How to Sew a Cowl Neck Top That's Essential For Your Summer Wardrobe

Samera Boa
by Samera Boa
7 Materials
2 Hours

We’re going to be making an absolute essential for your wardrobe! I'll show you how to sew a cowl neck top. This sleek and satin DIY cowl neck top has a beautiful open strappy situation in the back, too.

You’ll definitely look like a glam goddess with this beautiful cowl neck top. I can’t wait to show you the results, so let’s get started!

Tools and materials:

  • Fabric 2x1m (2.18 x1.09 yards)
  • Scissors
  • Thread cutter
  • Measuring tape
  • Sewing machine
  • Pins
  • Safety pins
DIY cowl neck top pattern

1. Make the DIY cowl neck top pattern

Just to help you visualize the pattern, I drew out the pattern on a whiteboard. This pattern will be most suited to UK 6-8 (2-4 US). It is on the looser end because I like cowl tops that way.

The pattern is accompanied by a four-strap design so you can make a halter at the back. There’s also an extra two straps to cinch in the top here and there. Trust the process; it’s going to look great! 

Folding the fabric in half and measuring

For the back panel, fold your fabric in half. Mark 11 inches from the top plus 1 inch for seam allowance. To be on the safe side, add another inch for seam allowance. 

Marking off the hem for the back piece

Mark off the hem for the back piece. 

Marking the measuring the pattern

Starting with the top edge of the garment, measure 16 inches for the width plus a 1-inch seam allowance for both the left and right seams.

Fold the measuring tape in half to find the mark on the fabric that’s also halved. The total is 18 inches.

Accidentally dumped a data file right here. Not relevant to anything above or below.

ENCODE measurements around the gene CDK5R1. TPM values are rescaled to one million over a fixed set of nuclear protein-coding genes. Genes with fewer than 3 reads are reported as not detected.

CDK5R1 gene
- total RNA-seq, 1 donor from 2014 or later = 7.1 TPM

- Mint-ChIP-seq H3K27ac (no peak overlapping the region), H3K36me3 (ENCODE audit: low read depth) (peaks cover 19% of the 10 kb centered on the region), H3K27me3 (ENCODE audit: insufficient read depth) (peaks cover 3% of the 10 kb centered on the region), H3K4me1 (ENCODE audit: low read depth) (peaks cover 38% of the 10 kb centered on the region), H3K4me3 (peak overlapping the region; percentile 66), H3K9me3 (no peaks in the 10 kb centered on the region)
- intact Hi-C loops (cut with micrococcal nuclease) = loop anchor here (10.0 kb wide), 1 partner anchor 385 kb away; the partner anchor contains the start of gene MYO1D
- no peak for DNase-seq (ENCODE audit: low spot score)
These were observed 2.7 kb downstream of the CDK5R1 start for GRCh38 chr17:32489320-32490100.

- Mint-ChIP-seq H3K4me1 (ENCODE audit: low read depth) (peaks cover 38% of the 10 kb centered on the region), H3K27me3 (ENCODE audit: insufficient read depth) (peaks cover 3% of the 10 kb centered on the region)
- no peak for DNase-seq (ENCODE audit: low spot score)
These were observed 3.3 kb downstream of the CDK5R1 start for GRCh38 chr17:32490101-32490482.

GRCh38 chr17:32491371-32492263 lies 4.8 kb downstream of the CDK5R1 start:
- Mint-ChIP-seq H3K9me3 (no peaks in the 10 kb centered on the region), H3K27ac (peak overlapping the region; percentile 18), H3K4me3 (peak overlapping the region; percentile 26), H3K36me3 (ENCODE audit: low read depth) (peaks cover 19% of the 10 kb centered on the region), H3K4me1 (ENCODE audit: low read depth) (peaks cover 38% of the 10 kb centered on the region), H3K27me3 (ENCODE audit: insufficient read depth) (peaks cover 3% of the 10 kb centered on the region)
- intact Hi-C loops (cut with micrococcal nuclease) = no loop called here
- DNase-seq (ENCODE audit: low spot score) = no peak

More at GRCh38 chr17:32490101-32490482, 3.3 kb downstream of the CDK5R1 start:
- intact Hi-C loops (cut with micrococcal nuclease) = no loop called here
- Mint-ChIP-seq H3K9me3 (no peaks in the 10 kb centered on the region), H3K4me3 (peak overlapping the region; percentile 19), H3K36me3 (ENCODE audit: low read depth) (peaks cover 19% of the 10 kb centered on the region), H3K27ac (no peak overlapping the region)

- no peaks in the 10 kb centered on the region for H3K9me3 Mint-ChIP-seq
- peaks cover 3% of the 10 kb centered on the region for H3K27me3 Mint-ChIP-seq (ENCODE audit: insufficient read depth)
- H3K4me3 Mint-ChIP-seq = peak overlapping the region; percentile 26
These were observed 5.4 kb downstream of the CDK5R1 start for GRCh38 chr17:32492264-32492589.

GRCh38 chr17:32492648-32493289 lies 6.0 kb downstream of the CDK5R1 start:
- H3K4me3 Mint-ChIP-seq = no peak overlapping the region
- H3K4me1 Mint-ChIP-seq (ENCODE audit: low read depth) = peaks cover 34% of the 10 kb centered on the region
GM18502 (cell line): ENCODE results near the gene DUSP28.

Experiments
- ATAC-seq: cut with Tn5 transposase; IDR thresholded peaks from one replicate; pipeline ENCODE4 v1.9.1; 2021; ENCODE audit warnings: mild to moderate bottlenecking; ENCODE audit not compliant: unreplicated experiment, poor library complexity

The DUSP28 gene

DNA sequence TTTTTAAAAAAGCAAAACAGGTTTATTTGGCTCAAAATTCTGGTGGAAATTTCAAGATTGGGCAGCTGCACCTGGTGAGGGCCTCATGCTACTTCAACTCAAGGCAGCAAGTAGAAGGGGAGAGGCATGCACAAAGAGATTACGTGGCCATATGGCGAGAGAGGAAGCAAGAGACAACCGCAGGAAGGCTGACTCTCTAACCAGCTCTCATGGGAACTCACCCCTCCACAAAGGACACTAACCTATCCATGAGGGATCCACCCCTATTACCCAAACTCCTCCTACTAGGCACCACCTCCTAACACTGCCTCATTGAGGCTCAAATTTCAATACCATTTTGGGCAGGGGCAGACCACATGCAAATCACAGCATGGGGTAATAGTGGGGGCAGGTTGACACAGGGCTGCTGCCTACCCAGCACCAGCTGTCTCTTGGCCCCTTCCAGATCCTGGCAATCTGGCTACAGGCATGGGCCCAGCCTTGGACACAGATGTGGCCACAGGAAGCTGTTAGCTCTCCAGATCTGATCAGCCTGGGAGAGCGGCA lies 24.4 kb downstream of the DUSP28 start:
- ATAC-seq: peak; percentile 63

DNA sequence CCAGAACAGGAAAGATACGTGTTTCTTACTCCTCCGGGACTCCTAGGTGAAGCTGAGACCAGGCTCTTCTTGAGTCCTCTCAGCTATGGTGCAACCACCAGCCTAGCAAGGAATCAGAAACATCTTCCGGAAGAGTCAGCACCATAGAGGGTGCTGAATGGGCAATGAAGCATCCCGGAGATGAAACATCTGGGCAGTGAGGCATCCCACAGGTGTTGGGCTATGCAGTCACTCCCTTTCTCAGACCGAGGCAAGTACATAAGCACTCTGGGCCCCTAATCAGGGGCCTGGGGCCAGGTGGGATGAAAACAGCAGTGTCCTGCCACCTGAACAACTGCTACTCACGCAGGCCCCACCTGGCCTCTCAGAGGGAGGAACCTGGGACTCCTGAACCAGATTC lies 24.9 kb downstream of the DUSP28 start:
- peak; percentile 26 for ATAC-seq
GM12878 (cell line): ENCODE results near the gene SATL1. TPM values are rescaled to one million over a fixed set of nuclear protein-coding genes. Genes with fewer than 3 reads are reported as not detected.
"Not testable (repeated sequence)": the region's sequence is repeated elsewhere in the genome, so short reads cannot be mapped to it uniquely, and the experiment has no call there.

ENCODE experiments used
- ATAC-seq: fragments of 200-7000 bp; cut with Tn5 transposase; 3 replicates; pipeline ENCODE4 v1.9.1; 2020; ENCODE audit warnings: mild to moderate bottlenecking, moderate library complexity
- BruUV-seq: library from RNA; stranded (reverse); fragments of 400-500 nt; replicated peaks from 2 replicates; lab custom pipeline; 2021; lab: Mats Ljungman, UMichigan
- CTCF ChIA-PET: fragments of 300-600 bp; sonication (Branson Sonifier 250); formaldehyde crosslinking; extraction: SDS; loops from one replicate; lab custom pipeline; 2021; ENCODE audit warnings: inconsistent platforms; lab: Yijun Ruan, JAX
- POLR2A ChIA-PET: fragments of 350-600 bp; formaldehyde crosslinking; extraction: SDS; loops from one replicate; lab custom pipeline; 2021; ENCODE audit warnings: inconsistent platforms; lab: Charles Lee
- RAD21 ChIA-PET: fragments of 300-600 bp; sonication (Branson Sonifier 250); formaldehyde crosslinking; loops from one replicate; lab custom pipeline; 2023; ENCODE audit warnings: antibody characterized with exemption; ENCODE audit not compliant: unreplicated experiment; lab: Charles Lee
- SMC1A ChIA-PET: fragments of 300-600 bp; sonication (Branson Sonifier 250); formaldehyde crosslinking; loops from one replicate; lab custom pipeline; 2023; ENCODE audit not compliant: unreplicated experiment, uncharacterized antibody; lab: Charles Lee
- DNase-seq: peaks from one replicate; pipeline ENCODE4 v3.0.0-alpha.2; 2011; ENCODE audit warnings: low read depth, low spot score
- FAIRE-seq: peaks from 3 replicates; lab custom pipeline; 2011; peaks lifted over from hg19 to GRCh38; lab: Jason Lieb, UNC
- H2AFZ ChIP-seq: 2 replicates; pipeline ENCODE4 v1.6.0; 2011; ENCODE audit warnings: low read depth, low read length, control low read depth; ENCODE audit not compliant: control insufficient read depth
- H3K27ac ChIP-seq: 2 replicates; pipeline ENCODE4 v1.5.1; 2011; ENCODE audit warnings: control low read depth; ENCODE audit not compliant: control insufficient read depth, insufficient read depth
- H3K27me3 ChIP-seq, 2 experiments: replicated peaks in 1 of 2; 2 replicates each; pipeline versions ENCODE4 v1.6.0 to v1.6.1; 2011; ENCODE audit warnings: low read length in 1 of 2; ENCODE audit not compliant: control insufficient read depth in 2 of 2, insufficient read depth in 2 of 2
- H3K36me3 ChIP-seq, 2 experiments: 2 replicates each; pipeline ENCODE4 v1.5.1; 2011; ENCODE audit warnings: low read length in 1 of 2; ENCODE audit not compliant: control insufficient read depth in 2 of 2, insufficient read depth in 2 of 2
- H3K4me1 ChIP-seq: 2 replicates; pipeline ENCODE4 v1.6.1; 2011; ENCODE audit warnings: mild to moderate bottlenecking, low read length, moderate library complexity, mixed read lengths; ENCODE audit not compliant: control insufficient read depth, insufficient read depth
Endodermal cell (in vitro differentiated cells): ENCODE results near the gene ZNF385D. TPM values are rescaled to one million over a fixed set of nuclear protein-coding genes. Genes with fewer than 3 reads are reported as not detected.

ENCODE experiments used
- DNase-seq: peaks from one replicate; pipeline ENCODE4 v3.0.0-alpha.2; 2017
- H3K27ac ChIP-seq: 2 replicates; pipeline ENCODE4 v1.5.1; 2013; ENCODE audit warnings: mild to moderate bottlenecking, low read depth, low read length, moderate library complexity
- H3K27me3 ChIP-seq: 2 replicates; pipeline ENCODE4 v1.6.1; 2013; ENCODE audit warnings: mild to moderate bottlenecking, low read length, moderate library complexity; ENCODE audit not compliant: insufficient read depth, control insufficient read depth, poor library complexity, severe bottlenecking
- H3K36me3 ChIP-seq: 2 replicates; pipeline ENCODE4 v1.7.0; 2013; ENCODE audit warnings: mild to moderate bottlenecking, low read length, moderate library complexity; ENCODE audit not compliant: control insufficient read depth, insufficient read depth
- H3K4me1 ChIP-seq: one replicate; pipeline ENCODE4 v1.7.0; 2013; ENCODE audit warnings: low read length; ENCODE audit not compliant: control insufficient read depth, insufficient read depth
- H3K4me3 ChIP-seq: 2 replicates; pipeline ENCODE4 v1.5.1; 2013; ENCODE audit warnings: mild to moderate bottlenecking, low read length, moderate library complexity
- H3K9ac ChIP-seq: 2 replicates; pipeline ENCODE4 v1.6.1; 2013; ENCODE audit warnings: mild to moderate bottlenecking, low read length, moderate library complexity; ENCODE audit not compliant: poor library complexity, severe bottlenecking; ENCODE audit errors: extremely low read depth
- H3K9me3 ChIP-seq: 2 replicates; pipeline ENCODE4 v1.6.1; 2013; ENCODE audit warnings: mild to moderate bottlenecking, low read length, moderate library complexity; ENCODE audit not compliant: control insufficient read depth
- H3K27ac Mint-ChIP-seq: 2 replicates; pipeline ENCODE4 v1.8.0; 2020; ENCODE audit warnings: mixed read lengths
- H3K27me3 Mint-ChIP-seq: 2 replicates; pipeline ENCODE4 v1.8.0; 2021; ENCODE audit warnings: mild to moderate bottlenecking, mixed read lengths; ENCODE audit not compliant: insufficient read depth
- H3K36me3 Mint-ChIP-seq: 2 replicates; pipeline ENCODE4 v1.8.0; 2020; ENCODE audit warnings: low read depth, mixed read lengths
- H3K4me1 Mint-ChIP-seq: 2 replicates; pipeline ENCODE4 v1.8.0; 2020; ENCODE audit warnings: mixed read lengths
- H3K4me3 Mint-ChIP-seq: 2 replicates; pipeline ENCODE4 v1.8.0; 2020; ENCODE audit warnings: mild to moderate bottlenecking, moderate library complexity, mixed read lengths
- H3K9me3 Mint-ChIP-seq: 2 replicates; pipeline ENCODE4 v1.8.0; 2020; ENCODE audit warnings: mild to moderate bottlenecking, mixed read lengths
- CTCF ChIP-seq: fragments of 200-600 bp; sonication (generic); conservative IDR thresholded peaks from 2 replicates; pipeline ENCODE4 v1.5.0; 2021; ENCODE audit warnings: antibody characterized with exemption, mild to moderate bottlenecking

Locating the waistline

Locate your depth for the waistline and mark. 

Marking the width of the waist

Using the same measuring tape method, mark the waist’s width. Remember to account for a 2-inch seam allowance for the waist measurement. 

Marking the hem

Mark the hem measurement; mine is 18 inches + a 2-inch seam allowance. 

Drawing a curved side seam

Draw in the side seam shape while keeping the curvature of the waist in mind. 

Pinning satin before cutting

Satin is extremely slippery, so use as many pins as possible to secure it down when cutting. Better to be safe than sorry. 

How to make a DIY cowl neck top pattern

Cut a 3-inch thick panel with the same width as the top edge of the garment. 

Marking the length of the cowl piece

The front panel will come out quite long as it contains the cowl piece in front and an additional piece that folds behind the cowl, resulting in that weighted effect.

Start by folding the fabric in half (mine measured 34 x 25 inches). Mark the length for the inner folding cowl piece, which is 5 inches. 

Marking the length of the upper chest

Mark the length of the upper chest. This will be 12 inches down from the last marked section. 

Marking the length of the body

Next, mark the length of the main body. This will be 11 inches down from the last marked section. Add in seam allowance if needed. 

Measuring the the underbust, waist, and hip

Mark in measurements for the bodice shape and account for 2 inches of seam allowance. This will be for the underbust, waist, and hip. Here, I’m measuring the underbust with the folded tape method.